Āgenskalns market as in 2016 (Photo: ©Didzis Grodzs).
The fame and status, though, was not well maintained. The city council and the managers of the market house brought it to an emergency condition. The pavilion was not renovated for ages, the complex, along its production, was utterly unappealing to the new generation of inhabitants of the neighbourhood. The management were running shady agreements with sellers, many of them also going down illegal paths and holding no contracts. If there was any wall or door to be fixed, it was done poorly and without a certain plan or strategy. In the end of 2017, the city announced that Āgenskalns market is finally heading toward reconstruction and will be shut down, starting from 2018. Many sellers, customers and locals were not happy with this decision. Firstly, because the sellers would lose their job, and the management was not able to promise to give a stand-in place for them. Secondly, many were also fearing the market would open its doors as something else and unsanctioned after the job is done.

Āgenskalns market, Āgenskalns suburb, hipster market, suburb market, markets in Riga, Didzis Grodzs, Capital R, Capital Riga, 2019
The interiour of Āgenskalns market (2016, © Ieva Laube).
The crisis ended up with activists gathering signatures to boycott the closing that lead the city council cutting ties with the market's former landlord (the same that did Gastro Tirgus) and announcing a public tender in search for a new management. In May, 2018, it was finally known that the only to participate and the only to win were - the same guys, who run Kalnciema Quarter. A few were suspicious of the market becoming another hipsters den with inflated prices and eco-insane production, while most were lauding their courage to lift the market from the ashes for the next 30 years.

Āgenskalns market (2019, © Kaspars Grosbergs).

In this one-and-a-half-years time, the space, although with the hall still in conservation process, regained life, cheerfulness as well as new, simple, yet contemporary looking toilets and sinks. The compact outdoor food market is alive and kicking every day but Monday, and its backyard is open from 08:00 - 17:00 along with weekend events (until 19:00) that provide visitors with many street food vendors, concerts and thematic events, related to street culture. For now, everybody is waiting for the red-brick pavilion to be open again, so the market can flourish fully and prove Riga owns market halls as similar as those been found everywhere in Europe from Turku to Lisabon.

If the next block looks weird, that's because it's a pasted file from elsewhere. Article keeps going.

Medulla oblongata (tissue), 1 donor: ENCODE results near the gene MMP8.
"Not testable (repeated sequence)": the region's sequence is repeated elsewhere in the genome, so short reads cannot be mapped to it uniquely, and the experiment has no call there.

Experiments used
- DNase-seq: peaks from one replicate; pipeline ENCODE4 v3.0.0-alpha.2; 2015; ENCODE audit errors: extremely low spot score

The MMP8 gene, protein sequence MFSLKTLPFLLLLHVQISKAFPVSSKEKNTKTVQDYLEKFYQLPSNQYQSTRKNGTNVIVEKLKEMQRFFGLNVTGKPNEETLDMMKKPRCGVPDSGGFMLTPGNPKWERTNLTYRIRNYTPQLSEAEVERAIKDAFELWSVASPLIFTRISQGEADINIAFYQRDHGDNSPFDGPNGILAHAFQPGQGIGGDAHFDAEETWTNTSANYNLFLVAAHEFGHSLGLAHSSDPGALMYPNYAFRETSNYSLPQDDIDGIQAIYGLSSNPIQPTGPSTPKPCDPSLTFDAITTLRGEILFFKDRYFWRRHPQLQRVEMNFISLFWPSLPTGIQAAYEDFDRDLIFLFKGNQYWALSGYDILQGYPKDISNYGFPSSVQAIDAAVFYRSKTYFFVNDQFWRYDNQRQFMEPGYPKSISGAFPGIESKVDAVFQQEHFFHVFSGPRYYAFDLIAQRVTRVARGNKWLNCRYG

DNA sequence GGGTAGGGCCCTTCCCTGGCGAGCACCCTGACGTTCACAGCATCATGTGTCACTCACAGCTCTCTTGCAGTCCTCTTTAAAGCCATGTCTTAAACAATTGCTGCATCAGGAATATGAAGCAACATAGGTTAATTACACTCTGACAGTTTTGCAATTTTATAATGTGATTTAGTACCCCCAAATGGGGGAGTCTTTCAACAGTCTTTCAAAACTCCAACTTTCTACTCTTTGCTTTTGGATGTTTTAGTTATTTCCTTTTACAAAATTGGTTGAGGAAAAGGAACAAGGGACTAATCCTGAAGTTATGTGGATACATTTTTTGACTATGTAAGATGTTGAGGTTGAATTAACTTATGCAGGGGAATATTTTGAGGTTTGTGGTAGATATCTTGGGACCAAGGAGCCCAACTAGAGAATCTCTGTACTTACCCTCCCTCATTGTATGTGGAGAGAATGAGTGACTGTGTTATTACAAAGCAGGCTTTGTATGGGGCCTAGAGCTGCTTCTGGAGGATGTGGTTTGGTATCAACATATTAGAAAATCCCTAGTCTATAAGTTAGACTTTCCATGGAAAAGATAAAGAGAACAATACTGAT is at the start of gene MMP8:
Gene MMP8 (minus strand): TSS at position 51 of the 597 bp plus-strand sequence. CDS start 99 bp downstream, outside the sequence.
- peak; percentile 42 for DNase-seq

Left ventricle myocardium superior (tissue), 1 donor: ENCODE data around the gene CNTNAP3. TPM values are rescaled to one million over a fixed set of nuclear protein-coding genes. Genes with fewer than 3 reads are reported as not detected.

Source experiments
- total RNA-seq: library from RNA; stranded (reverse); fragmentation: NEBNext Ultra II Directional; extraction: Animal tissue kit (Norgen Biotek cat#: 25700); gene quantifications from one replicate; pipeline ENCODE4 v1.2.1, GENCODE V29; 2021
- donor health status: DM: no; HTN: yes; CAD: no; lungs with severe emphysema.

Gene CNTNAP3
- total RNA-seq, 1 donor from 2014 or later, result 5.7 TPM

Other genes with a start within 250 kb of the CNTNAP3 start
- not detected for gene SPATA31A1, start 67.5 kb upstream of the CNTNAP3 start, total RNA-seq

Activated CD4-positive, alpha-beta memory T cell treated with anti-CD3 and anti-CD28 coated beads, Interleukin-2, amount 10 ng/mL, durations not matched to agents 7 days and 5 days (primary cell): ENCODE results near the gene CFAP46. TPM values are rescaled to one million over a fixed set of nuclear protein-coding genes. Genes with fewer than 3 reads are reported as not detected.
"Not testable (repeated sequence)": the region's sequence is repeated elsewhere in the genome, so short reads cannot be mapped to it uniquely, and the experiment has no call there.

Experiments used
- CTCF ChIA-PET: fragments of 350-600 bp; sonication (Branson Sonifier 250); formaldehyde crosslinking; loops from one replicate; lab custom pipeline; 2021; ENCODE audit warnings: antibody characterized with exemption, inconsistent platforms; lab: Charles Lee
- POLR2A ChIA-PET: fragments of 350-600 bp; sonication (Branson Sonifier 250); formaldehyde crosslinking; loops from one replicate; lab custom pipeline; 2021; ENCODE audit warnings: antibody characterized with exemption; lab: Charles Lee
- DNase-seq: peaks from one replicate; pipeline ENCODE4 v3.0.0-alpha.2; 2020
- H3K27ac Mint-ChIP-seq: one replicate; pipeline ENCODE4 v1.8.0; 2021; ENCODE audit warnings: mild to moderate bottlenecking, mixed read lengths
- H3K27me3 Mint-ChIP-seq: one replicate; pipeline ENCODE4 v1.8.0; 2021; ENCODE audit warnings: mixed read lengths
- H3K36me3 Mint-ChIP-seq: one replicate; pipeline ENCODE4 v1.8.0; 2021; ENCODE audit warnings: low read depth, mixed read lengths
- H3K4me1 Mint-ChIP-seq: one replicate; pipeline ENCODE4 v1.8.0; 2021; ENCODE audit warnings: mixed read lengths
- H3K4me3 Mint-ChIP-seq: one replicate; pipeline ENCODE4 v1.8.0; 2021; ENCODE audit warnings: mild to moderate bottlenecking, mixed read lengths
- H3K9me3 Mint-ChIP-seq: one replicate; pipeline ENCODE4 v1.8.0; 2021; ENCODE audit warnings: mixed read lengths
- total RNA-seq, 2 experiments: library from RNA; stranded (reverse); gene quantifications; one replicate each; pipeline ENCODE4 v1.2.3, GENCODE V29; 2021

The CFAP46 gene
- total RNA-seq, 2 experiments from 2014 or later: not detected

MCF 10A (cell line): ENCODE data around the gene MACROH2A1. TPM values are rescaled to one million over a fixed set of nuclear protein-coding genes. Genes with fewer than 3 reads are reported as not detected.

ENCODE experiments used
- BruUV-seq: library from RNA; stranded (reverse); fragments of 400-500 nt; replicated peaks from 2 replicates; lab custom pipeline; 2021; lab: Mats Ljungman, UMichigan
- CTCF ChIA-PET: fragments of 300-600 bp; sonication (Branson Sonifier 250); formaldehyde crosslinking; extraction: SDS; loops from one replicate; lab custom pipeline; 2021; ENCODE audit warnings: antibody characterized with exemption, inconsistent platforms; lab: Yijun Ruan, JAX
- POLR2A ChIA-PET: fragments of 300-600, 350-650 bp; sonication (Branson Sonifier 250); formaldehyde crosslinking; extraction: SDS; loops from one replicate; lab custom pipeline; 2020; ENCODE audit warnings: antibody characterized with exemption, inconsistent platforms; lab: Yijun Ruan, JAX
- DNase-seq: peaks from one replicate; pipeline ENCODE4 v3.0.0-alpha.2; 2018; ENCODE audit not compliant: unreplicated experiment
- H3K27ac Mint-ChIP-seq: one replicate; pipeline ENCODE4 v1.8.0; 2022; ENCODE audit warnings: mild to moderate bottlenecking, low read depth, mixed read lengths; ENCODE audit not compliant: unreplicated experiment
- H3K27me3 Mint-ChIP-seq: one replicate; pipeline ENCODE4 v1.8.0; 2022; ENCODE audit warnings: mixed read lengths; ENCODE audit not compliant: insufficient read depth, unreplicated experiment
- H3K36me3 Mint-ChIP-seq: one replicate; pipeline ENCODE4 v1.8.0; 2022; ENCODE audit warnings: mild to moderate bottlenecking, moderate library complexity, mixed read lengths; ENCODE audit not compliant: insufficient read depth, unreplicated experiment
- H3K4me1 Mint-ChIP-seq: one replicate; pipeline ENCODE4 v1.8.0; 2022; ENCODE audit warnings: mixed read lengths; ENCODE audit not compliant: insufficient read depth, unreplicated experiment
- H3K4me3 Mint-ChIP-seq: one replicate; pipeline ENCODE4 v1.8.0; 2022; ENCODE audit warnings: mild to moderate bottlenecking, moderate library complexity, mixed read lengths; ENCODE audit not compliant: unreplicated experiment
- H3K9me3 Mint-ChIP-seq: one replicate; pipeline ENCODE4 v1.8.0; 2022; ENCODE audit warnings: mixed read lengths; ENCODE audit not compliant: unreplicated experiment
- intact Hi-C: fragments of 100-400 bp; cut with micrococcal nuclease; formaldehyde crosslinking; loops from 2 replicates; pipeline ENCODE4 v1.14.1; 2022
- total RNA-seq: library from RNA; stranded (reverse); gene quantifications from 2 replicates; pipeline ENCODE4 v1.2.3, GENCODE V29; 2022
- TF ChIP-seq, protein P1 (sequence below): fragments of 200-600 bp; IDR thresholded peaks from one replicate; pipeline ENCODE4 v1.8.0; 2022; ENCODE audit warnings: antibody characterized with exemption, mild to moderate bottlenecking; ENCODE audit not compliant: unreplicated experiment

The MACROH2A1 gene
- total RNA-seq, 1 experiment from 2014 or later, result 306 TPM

THE "LOST" MARKETS
Sadly, there are plenty of spaces we would like to talk about, yet they are partially or fully gone. Either purged into oblivion, or degraded to a degree not being worth mentioning. One of the most legendary flee markets called "Latgalīte" was the best location to find trash and treasure back in the day. Despite being limited and almost shut down by the police uncountable times, some five+ years ago "Latgalīte" would still be a place one can find anything from antique books to Nazi souvenirs, from radio parts to shellac records, from stolen bikes to retro video game consoles. Now most of guys have moved out to a specially designated zone behind Riga Central Market, and the original location of "Latgalīte" keeps on running on sentimental and nostalgic ties only.

Another market called "Vidzemes/Matīsa tirgus" is still hanging by its last thread. Again, some ten years ago, being a real suburban experience in the heart of the city centre, Vidzemes market also represented some gone, yet still present era with stunning architecture by the same Reinhold Schmaeling, who built the red market in Āgenskalns. Open in 1902 as the first covered market in Riga, Vidzemes tirgus, for yet unknown reasons, is almost gone now, and, despite the building being used for art exhibitions, performances and a few site-specific theatre plays, the market is drawing its last breath. Finally, Čiekurkalns tirgus faces the same destiny. As a market, operating since the fifties, and once serving as a good quality shopping space, it has also turned into a ghost market that sells both trash and treasure, and looks like it. What's best (or worst), it serves as a living time machine, bringing people 20 or even 30 years back in time.

Apart from the former three, these latter trinity are now gone, and are only appealing to visitors, looking for Post-Soviet nostalgia, sentiment or thrill. Yet the market culture lives, performing its best in years, and the locals are not the only ones looking forward to visiting them. It's just a matter of a couple years before Riga regains, we repeat, regains its status as a contemporary market and food court capital, fighting such cities like Berlin, Barcelona, Budapest, Turku, Copenhagen or Lisabon. Then you will trully see why the love for everything grown or made locally by locals is what defines Riga and Latvians the best.